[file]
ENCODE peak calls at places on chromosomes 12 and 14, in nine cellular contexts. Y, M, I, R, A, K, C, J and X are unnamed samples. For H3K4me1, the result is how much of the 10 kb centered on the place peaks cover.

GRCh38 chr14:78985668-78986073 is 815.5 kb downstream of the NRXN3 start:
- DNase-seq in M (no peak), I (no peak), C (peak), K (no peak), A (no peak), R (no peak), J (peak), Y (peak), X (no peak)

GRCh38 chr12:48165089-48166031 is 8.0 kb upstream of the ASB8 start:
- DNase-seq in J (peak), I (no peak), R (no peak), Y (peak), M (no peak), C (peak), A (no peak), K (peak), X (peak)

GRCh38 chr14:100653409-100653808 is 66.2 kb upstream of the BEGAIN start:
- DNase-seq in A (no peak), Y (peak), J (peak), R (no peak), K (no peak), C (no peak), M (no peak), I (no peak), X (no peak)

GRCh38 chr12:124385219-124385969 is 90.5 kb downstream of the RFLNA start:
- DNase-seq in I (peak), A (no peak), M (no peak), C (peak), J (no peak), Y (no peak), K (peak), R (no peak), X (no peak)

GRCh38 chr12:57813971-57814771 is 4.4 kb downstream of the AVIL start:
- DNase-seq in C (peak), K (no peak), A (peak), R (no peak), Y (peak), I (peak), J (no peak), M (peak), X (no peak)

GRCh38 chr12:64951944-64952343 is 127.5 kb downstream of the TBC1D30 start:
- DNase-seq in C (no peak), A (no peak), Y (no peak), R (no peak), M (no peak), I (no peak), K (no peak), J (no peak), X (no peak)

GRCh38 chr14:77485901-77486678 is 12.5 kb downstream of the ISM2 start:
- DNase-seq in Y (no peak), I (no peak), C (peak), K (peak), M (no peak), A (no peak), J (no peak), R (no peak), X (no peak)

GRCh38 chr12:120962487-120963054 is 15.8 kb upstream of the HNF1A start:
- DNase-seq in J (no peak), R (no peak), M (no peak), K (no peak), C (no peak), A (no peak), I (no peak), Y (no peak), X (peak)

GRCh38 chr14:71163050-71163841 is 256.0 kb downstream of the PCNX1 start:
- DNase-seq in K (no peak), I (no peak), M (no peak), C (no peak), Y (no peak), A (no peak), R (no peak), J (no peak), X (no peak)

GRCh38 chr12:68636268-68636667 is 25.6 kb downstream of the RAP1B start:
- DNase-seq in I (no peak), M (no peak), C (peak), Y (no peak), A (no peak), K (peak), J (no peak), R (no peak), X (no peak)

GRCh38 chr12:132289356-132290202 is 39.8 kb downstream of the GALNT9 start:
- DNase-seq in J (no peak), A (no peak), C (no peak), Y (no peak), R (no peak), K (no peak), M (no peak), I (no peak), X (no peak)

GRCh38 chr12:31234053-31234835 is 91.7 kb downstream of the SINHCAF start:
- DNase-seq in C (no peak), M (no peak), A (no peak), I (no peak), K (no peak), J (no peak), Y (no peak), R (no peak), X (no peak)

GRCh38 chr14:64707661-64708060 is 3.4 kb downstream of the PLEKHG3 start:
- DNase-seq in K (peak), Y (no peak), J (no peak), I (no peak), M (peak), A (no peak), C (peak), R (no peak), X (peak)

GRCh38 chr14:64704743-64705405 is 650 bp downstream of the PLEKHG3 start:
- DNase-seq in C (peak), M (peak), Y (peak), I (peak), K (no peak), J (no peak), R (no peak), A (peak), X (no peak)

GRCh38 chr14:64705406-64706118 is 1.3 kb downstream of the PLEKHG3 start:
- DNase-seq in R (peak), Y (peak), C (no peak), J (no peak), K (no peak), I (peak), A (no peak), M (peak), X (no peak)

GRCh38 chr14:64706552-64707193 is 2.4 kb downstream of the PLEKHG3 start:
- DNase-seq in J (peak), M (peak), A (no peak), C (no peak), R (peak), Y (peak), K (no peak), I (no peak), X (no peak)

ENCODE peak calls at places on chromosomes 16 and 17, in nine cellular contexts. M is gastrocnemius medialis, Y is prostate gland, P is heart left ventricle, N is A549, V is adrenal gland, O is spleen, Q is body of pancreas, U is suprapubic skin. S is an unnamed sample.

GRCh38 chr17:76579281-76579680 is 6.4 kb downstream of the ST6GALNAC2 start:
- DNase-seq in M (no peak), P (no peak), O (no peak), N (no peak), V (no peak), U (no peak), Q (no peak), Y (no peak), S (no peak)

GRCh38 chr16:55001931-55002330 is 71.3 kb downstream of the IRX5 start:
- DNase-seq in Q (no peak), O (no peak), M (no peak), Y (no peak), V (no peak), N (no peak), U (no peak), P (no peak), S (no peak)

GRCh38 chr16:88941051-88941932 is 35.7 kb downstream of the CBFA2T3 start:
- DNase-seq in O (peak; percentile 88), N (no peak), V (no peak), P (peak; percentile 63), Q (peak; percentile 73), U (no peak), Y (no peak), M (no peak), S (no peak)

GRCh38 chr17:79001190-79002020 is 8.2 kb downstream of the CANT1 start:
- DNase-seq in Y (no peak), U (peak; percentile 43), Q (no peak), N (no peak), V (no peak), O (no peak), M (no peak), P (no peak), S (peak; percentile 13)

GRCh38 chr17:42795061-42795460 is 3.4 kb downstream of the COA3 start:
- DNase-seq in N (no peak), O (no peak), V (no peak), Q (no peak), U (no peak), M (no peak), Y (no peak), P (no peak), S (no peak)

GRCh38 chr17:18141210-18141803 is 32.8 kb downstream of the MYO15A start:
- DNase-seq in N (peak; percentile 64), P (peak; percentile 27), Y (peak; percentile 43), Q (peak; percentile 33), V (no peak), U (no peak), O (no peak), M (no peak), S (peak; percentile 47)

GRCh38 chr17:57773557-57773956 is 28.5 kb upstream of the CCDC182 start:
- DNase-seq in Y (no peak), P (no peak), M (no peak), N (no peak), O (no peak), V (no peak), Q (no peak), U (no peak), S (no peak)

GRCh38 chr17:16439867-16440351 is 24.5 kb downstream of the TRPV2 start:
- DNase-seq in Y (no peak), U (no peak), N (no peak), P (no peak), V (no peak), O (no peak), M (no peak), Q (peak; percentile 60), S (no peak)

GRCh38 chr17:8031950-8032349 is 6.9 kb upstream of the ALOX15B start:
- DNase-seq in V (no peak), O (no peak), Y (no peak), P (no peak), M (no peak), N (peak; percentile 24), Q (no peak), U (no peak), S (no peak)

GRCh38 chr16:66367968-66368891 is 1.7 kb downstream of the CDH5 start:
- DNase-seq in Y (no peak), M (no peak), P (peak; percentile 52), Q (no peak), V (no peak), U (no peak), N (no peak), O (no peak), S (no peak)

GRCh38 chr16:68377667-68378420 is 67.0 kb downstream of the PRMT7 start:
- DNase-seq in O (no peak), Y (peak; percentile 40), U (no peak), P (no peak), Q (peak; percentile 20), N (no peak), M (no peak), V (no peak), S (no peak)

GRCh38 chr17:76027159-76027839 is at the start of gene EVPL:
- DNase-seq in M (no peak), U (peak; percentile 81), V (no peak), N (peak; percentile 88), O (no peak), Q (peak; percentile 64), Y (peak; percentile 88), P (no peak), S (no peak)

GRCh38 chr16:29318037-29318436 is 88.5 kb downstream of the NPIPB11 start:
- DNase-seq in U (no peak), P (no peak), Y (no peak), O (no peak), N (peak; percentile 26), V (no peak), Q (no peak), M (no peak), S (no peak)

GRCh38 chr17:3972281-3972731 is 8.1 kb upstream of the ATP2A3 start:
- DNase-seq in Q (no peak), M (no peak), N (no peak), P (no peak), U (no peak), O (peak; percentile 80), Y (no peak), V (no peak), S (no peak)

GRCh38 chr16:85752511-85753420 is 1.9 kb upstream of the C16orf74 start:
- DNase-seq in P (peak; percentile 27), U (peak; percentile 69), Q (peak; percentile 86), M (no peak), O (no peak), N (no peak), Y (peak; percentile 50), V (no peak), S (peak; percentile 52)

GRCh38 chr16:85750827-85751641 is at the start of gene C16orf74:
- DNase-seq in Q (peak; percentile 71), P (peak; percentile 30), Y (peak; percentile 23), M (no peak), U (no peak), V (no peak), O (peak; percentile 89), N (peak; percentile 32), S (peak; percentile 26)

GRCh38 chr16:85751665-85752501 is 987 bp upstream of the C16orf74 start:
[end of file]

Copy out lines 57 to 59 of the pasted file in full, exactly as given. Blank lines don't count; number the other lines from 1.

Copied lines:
GRCh38 chr17:76027159-76027839 is at the start of gene EVPL:
- DNase-seq in M (no peak), U (peak; percentile 81), V (no peak), N (peak; percentile 88), O (no peak), Q (peak; percentile 64), Y (peak; percentile 88), P (no peak), S (no peak)

GRCh38 chr16:29318037-29318436 is 88.5 kb downstream of the NPIPB11 start: